He stopped, frozen amongst the flow of people in the tunnel. Couldn’t they feel the rumbling? Hear the low growls?
He looked around at them, each one bustling past him like pellets from a toy gun, whooshing past his ears and the image of their figures lingering behind them where he hadn’t quite focused his eyes. Each one of them had somewhere to go and an office, which called out to them. Like battery chickens they would sit there for hours, slaving away for the taxman to take his cut and in turn hand it out to the benefit parasites.
He was neither. He didn’t have a job, or compute on the radar of the benefit distributors. He lurked in the depths of the underground, with not even his shadow for company.
The growls and rumblings penetrated around his head, though his ears and vibrating across his eyes. He didn’t understand it, he’d fed the monster yesterday, surely it wasn’t hungry again?
He crouched by a ticket machine, the warmth of its running motor encased in its hard plastic shell was like a moth to a flame.
The hustle and bustle had slowly simmered, allowing the underground to become more tranquil, more comfortable. The rush hours and early morning commuters disrupted him and made his already heightened feelings of anxiety accelerate to new levels.
He collected the daily newspapers, left behind from this morning’s careless crowd and looked in the tops of bins for new delights that had been left there for his monster to dine on.
Newspapers were warm and retained heat, not to mention kept enemies at bay, with most people assuming that whatever lay beneath the discarded pile was vermin or rubbish. He liked ones, which were fresh, ones that had been brought that day. The ink on the pages was still pure and protected him from evil, acting like a cloak. Once the ink had smudged or faded, so did the rays, which they gave off, according to his monster.
“If the front page is hot topic on everyone’s lips, then seeing another copy of it won’t spark an interest. Only when it becomes old news, do people stop and think of ‘what happened next’ scenarios. Fresh papers repent the world around you, but yet keep you in it, cover yourself in news and it will protect you!” The monster spoke nothing but the truth, and his forceful manner and growl was convincing enough to anyone feeling vulnerable.
The boy’s disorganised speech and frantic behaviour was bypassed in the underground, people either too busy to notice or too self-obsorbed to care. His clothes tatty and his hair matted, people walked past as if he didn’t exist, with some solitary individuals ackonwledging his existance, but avoiding him at all costs. His attire sparked more attention than anything, often wearing t-shirts in the Winter and large jumpers and gloves in the Summer. Some would say excentric, others would say mad, but sadly, its was just his psychological and motorological disturbances brimming to the surface like a saucepan of boiling vegetables.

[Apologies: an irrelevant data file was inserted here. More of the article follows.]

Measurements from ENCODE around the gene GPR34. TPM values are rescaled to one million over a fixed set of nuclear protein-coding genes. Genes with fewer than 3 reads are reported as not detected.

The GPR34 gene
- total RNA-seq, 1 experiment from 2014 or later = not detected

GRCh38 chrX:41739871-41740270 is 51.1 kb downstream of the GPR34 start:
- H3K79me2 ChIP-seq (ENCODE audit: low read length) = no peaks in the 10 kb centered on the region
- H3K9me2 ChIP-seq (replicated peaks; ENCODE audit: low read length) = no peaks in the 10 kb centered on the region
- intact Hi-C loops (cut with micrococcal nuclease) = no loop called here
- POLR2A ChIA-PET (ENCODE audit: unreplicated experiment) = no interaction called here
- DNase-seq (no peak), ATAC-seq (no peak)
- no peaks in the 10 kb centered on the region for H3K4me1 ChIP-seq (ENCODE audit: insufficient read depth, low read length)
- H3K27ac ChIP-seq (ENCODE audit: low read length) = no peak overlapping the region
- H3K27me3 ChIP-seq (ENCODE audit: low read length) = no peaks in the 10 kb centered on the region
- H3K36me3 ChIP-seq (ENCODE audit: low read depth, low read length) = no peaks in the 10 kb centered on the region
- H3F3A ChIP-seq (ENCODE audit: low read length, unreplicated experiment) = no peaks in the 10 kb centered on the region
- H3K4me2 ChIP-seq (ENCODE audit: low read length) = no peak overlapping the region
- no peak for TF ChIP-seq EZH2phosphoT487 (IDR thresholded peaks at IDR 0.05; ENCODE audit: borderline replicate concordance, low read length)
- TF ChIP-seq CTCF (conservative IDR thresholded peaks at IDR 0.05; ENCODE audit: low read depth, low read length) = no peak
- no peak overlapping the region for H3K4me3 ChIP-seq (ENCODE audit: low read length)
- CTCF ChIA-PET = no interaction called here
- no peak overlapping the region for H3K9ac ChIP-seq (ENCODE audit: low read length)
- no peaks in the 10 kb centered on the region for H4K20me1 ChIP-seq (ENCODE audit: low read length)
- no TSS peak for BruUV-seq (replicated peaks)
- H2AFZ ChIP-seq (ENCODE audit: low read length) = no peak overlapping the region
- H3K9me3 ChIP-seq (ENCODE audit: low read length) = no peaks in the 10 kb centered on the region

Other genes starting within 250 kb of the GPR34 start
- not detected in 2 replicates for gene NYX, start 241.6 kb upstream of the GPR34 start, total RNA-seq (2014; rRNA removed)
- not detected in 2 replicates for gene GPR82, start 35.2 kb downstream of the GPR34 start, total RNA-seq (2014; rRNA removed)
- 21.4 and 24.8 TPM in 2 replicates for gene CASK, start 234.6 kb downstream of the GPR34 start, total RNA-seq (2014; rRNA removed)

He could vaguely remember a time he lived without his monster, sitting at home with his family, that time felt so unreal now, he remembered it as if it was a movie, a memory, but one that wasn’t his own.
It was as if the monster had appeared from nowhere, whispering secrets to him. They’d become best friends and soon he needed no one else. He just wished his monster wouldn’t groan so. The groans hurt and he believed they only occurred when his monster was at his angriest.
He’d tried to talk to people about it, but they just wanted to give him pills and medication to put the monster at bay. It soon became impossible to talk, communicate with other humans was like trying to make a call from a mobile phone with only one bar of signal, the conversation was muffled, crackly and people guessed at what was being said. They clearly had no idea what having a fiend living inside of you was like. He only needed him; he spoke the truth and looked after him. He just scared him sometimes.
* * *
He starred at the newspapers covering his bedroom wall, as he rocked gently, whispering to his monster. He’d covered the room top to toe in newspaper guts, much to his mother’s disapproval. Even over the window and ceiling, but they were old news and his safety was in jeopardy.
“Its ok. I won’t take the pills, I won’t,” the boy whispered, “You’re safe with me”. He patted his belly and then rubbed it gently, rocking like a mother cradling her newborn baby in a nursery rocking chair.
“This schizophrenia they talk of, is nothing more than a medical label,” the monster belowed from the depths of the boy’s belly, like an empty hollow cave the monster echoed, “They want to take you away from me. Distroy me. You must leave boy. Run boy, run!” T
he boy bounded from the house like a greyhound on a racetrack, unable to be restrained or caught by anyone. The boy ran for miles and the further he ran the more of his memory and soul he left behind him.
The dark damp corners of an underground station became soothing, with posters and prints covering the walls and discarded newspapers scattered around like fallen leaves in a forrest, were a further comfort. The train’s noises and rhythums of steel on steel, became like a heartbeat to his own destroyed soul.
His monster would like it here…